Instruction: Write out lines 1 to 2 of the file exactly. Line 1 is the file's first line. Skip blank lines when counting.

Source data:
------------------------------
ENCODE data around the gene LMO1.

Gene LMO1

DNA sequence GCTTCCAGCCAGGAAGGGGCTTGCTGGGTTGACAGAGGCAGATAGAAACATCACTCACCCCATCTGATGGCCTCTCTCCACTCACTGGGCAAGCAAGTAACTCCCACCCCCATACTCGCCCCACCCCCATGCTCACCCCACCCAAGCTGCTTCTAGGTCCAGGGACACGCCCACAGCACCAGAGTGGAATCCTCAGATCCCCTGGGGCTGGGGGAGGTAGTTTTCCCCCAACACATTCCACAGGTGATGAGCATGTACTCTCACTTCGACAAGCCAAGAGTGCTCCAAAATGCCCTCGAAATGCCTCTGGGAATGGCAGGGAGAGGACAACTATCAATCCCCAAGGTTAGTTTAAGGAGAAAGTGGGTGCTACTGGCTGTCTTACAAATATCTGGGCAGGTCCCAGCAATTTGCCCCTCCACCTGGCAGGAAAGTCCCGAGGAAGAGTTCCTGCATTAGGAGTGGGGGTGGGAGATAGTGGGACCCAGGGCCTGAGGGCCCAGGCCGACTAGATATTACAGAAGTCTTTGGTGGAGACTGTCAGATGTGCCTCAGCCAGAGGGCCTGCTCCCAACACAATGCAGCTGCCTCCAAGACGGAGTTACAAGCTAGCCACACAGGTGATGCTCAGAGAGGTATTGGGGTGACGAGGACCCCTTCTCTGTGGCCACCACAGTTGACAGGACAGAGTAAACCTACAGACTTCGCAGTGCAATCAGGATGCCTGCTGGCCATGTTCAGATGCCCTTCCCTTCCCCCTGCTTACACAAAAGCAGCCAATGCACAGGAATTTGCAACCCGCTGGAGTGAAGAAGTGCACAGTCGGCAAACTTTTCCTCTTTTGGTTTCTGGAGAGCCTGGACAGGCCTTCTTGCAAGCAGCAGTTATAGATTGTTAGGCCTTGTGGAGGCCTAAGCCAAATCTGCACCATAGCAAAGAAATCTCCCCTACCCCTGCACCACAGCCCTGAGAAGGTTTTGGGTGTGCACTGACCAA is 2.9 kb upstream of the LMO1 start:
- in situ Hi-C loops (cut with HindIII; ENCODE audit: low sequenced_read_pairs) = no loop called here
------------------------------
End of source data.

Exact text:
ENCODE data around the gene LMO1.

Gene LMO1